Ned Rothenberg

Tools of the Trade

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Tools of the Trade Review

by Steve Loewy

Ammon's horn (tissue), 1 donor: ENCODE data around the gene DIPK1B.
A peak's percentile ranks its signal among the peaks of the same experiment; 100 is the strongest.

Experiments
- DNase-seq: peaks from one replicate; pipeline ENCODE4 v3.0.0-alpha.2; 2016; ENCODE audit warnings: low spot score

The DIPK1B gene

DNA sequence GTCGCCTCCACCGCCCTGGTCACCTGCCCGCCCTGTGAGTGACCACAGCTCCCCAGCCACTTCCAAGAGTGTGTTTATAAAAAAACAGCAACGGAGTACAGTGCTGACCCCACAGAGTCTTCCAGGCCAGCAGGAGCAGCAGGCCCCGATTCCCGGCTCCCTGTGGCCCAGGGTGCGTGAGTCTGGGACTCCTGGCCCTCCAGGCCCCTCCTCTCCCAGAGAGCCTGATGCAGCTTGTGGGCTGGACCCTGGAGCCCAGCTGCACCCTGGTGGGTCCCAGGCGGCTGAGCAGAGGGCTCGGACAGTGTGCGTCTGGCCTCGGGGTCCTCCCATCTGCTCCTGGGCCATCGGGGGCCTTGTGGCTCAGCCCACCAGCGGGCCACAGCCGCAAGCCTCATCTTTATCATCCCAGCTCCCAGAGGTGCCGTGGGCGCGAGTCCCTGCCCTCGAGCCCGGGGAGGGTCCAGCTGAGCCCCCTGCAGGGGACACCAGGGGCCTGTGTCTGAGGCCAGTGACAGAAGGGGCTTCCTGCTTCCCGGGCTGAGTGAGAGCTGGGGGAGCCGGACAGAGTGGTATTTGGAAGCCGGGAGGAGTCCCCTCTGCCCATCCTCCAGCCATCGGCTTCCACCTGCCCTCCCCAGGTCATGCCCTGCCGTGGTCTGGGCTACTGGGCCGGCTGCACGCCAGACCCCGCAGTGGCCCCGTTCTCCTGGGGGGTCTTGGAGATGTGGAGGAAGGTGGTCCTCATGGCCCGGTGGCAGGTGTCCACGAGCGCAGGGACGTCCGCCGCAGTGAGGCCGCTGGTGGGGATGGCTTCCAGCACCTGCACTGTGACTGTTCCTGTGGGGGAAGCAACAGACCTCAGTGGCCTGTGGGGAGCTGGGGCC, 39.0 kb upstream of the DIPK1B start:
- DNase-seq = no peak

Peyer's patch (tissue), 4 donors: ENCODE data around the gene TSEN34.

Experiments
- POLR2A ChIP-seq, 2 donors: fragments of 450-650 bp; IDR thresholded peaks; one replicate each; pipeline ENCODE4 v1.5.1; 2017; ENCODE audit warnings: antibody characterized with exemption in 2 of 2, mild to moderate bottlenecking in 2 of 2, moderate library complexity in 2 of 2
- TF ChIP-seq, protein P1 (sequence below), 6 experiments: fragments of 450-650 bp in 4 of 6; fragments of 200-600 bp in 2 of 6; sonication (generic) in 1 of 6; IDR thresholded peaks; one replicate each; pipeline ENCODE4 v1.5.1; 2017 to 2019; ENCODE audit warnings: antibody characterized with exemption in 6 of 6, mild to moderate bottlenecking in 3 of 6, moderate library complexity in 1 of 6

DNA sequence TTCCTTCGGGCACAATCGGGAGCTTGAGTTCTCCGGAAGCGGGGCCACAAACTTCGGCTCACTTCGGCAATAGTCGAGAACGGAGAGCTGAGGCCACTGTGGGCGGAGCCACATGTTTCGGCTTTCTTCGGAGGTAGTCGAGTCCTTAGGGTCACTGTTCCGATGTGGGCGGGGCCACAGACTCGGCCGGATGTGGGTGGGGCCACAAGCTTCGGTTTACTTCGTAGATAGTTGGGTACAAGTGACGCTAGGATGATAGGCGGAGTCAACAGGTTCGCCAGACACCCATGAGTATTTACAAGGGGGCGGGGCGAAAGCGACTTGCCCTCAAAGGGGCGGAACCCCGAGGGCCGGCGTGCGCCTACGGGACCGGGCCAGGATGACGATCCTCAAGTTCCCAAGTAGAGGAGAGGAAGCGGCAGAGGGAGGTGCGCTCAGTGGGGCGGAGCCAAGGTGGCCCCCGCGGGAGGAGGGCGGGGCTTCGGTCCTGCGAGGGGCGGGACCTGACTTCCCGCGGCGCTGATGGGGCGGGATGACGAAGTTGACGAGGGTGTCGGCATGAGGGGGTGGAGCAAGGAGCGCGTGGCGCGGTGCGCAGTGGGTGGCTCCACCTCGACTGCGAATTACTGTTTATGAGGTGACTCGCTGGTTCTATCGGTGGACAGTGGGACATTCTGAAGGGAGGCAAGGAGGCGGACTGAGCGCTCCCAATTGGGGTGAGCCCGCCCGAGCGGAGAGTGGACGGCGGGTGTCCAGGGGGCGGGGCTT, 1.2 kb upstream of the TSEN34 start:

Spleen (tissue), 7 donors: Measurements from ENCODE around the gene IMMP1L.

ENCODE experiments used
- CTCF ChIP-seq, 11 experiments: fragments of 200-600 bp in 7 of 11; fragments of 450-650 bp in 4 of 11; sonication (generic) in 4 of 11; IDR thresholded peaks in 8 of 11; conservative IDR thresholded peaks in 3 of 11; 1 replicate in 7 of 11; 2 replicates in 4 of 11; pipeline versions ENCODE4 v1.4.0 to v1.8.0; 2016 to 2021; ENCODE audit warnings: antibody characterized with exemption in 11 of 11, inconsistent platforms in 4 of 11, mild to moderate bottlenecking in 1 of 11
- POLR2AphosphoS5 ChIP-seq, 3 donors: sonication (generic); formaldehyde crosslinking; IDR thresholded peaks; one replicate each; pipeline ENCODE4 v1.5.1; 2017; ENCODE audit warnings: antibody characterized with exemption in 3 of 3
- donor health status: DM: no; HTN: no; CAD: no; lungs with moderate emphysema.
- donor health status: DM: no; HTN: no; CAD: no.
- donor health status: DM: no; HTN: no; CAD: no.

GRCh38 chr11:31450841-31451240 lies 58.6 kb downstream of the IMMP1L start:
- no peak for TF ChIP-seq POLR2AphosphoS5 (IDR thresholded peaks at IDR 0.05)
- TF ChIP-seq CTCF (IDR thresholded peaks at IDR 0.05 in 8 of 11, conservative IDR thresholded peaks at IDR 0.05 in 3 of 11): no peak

These two minor icons of free improvisation create a surprisingly tonal palette that is refreshingly devoid of cliché. While there is something decidedly conservative about several of these nine vignettes, there are no compromises to convention. Perusing Maroney's track-by-track commentary in the leaflet is eye-opening; for example, the pianist tells listeners that on the tune "Plane" he wedges a screwdriver under one of the pedals to turn off the dampers, while "Jug" incorporates a "60-beat cycle of 3:4:5 beats" and "Saw" uses mallets, bars, and a bottle. Ironically, perhaps, these props and techniques are used tastefully. Rothenberg can be hard-hitting and forceful, with streams of notes pouring forth from his horn with seeming ease, while Maroney scratches and comps with his usual eccentric plunges. There is no ground broken, at least in the results, but there are many moments of thoroughly enjoyable interplay where the saxophonist confidently stretches and pulls tones out of the air, while the pianist lays the backdrop. It is all a refreshing take on tradition, with logical phrasing the rule. As producer Robert D. Rusch cogently reflects in his liners, it is imbued with "a certain 'order and form' that...warm[s] the soul and energiz[es] the brain." Not the usual take on a recording of totally free improvisation.

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